Coffee Log, Day 262

Hi.

Coffee: Sumatra Medium-Dark, Trader Joe’s Brand; the last brew of the batch, kind of sad, kind of frustrating, kind of capitalist – grocery store, here I come.

There’s specific calm to petting a cat’s fur on cold mornings. He rolls around. He’s been hunting bees and birds before they hide away in Winter. His paws have gotten fatter. He’ll lick you now and then.

Here’s this thing with energy – crisp, static – while you huddle in your coat.

You lose your fingers in his coat. Both your breaths are fogging. A patch of sun, the night that froze the concrete, nowhere else you need to be. Cold friction of a life. You take a bit of him with you. He’s hair on black trousers.

Suddenly, you like the cold.

Novel Count: 7,500 words

Currently Reading: Autumn, Ali Smith; Cherry, Nico Walker

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“I love cats because I enjoy my home; and little by little, they become its visible soul.” – Jean Cocteau

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Coffee Log, Day 261

Hi.

Coffee: Sumatra Medium-Dark, Trader Joe’s Brand

I watched someone’s backyard for eight hours yesterday. You could see through the drive-through window at the branch. They had a small shed between trees. The shed had a window on it, though I got the impression that window is never opened.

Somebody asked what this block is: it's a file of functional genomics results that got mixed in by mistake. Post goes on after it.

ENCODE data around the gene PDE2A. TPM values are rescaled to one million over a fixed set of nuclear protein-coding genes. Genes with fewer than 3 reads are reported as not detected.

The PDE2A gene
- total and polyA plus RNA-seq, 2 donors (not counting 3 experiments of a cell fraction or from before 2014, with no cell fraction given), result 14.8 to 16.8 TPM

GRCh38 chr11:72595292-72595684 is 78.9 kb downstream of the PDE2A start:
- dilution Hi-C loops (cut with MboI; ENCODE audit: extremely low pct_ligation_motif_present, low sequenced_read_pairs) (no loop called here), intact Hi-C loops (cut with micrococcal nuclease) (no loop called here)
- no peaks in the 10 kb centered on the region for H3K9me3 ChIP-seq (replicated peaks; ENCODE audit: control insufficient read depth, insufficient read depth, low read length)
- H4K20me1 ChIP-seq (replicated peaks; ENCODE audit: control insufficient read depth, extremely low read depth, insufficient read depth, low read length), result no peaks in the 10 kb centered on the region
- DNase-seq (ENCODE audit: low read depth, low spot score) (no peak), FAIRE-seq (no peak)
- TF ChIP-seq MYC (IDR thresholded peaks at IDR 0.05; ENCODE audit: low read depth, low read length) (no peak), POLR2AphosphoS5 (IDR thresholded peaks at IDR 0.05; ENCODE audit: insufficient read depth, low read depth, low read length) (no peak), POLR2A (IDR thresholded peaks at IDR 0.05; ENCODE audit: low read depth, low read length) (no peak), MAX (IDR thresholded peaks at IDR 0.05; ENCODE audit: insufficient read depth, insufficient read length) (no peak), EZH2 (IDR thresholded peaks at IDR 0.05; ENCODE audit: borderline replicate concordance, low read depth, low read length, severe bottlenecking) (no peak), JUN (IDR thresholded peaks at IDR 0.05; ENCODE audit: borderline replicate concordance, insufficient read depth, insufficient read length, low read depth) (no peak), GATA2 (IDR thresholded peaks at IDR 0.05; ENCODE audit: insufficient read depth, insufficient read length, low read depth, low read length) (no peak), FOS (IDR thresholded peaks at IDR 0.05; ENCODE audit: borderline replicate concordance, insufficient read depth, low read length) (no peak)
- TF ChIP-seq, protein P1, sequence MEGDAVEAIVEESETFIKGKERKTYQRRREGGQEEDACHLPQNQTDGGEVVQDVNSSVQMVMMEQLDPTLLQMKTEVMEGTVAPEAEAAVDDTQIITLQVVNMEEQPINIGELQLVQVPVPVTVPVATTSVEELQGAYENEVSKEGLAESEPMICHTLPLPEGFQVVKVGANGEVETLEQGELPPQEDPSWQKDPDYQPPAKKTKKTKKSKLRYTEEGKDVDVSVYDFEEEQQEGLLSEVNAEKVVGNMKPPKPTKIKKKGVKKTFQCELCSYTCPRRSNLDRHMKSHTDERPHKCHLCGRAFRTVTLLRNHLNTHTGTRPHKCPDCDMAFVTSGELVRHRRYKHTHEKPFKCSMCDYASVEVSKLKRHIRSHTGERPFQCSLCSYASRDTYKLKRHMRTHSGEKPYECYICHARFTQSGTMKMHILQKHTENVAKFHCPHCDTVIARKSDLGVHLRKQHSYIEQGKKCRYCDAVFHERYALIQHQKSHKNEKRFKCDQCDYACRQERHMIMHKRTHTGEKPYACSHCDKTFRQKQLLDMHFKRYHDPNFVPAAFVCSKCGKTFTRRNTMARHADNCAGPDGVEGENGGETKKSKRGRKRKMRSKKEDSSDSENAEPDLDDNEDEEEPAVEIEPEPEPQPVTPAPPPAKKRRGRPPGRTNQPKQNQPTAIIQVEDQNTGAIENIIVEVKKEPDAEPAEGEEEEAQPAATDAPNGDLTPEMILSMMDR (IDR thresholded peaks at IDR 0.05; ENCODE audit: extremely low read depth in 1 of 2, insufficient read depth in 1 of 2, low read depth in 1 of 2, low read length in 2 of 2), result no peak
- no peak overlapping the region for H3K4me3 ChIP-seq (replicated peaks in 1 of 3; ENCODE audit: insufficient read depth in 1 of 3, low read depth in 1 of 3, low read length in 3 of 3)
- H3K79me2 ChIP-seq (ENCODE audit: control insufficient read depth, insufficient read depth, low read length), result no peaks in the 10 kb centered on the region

Across the lawn, the house was propped with scaffolding that hasn’t come down for six months. There’s tiles on the top for a roofing project but maybe these days fixing your roof is the last thing on your mind.

Pretty soon, it started to rain. Cold cloud cover. A marginal fog. The shed light popped like a shipping beacon. Puddles grew in grass. It stayed like that all afternoon – fits and spasms, cold and damp, a hibernating storm. When the cars drove by they’d kick some of the water up so it looked like they were spitting.

My colleagues called it ‘dismal.’ I had to disagree. There’s something about a cold rain that locks you in place. Uncomfortable but preserving. I watched the stranger’s yard in a slow freeze. It was a beautiful thing so I just wanted to share.

Novel Count: 7,262 words

Currently Reading: Autumn, Ali Smith; Cherry, Nico Walker

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“It was a rainy night. It was the myth of a rainy night.” – Jack Kerouac, On the Road